As our senior year comes to a close with the last academic week of the school year starting Monday, perhaps it’s only fitting to write this last blog post about a controversial issue that ravages the colleges in the United States year after year.
Affirmative Action (also called positive discrimination) is a program that seeks to aid minority groups by providing special opportunities. As seventeen and eighteen year olds, we see affirmative action in work during our senior year as we apply for colleges. If you’re just 1/8 Native American or 1/4 African American or 1/2 Hispanic, you have a significantly higher chance of being accepted to the college of your dreams than the chance of a student who is more or less equal to you scholarship wise and service wise, but falls short with a lack of ethnic diversity.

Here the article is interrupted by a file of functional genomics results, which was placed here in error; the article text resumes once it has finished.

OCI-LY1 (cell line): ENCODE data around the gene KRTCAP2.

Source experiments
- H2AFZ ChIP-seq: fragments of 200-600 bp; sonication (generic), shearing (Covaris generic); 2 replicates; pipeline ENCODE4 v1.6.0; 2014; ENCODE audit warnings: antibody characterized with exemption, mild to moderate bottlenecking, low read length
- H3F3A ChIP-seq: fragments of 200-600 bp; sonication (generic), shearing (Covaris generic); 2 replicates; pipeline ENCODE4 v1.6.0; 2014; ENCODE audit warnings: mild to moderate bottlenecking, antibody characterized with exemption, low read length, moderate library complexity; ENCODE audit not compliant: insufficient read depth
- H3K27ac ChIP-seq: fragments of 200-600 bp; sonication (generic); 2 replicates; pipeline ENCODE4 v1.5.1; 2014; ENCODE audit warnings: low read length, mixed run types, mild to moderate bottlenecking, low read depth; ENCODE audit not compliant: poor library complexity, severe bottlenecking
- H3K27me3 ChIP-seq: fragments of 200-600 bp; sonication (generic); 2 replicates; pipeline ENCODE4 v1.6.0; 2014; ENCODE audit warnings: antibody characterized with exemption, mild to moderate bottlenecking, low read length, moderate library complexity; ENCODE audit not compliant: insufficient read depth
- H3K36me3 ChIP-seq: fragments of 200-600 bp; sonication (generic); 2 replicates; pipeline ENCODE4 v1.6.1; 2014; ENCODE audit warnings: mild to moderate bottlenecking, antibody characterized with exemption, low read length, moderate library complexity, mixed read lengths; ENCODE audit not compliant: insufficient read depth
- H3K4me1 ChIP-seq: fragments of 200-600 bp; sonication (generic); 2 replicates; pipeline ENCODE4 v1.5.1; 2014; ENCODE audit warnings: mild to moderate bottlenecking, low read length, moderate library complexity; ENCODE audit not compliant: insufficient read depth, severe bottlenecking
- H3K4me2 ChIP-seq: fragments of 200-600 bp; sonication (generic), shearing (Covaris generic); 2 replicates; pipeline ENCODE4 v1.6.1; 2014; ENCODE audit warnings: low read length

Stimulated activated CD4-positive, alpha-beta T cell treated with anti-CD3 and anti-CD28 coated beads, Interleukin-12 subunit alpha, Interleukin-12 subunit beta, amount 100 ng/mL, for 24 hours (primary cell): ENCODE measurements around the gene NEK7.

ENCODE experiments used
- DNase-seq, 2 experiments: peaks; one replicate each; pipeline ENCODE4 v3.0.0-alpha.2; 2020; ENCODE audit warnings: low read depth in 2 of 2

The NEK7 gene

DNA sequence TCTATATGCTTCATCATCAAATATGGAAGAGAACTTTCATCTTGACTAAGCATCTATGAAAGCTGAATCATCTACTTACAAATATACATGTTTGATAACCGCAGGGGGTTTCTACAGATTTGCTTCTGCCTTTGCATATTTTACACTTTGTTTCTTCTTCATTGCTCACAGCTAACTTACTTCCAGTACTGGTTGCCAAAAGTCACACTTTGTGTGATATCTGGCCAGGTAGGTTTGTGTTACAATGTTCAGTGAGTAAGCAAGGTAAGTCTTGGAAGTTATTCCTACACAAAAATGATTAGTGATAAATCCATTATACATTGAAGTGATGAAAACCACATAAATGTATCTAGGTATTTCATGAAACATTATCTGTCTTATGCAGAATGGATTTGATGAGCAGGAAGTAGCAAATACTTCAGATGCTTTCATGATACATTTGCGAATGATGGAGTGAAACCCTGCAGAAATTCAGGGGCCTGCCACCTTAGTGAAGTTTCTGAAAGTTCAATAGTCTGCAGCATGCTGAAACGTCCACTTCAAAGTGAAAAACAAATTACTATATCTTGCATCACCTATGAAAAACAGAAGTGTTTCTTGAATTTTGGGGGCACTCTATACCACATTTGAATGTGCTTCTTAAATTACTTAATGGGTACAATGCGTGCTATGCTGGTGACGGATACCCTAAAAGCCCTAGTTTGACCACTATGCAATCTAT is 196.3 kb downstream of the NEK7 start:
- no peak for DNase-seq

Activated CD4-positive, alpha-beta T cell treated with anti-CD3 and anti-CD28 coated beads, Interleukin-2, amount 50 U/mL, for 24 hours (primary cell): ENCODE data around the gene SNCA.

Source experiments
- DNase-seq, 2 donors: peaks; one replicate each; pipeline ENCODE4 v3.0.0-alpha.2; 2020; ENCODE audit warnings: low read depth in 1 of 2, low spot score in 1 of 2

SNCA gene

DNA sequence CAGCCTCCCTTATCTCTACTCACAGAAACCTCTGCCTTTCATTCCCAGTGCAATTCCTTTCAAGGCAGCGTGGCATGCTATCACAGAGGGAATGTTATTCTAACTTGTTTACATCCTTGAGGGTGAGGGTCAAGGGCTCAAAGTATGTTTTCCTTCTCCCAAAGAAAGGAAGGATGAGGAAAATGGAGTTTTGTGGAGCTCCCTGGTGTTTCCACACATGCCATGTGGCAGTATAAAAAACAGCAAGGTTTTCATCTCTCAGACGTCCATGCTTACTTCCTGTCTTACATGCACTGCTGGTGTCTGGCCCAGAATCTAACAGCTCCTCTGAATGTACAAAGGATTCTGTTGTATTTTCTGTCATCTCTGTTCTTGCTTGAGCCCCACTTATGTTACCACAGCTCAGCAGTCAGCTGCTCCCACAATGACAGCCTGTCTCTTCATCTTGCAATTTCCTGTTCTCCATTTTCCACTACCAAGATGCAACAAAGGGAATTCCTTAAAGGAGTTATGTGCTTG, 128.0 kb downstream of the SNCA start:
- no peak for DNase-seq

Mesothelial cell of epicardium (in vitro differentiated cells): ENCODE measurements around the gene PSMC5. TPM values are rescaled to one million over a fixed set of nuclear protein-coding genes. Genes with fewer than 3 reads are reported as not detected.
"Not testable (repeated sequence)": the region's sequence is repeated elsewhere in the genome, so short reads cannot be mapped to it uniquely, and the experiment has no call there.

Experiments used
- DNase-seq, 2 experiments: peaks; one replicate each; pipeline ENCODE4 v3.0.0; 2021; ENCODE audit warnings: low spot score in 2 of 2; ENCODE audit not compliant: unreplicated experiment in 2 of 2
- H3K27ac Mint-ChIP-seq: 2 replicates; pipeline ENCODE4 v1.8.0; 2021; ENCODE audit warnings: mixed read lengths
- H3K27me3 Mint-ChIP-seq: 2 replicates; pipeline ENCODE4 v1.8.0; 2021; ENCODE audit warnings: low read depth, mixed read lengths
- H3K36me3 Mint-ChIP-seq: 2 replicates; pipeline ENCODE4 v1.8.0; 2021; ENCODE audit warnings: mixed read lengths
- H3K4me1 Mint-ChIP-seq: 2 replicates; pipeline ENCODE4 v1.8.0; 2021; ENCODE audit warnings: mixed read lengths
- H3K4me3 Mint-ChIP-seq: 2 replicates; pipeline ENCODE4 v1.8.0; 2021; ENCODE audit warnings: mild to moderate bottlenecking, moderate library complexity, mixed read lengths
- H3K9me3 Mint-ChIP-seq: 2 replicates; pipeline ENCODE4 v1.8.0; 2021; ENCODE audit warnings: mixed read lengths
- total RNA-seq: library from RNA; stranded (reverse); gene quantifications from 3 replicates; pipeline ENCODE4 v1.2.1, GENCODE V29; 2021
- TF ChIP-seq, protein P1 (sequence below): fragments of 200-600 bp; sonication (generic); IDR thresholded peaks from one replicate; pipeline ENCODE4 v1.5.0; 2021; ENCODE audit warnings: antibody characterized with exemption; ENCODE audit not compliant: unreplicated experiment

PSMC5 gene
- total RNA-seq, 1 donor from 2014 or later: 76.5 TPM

Not in Michigan though. A law was recently upheld in a Supreme Court ruling that banned “publicly funded colleges [in Michigan] from granting ‘preferential treatment to any individual or group on the basis of race, sex, color, ethnicity or national origin.'” Now instead of basing college admission decisions partly on race, admissions boards must take into consideration all the things a prospective student has accomplished and achieved, not the skin color he or she was born with. This ban was upheld 6-2 in the Supreme Court, with the American population giving an 84% approval rating as of April 27th, noting that just because it’s considered “positive” discrimination, our country is slowly working to reach a point of no type of discrimination at all. It’s important that issues like these continue to be fought for, whether locally or nationally, because as a nation that prides itself on equal opportunity, affirmative action leads our country in a backwards direction.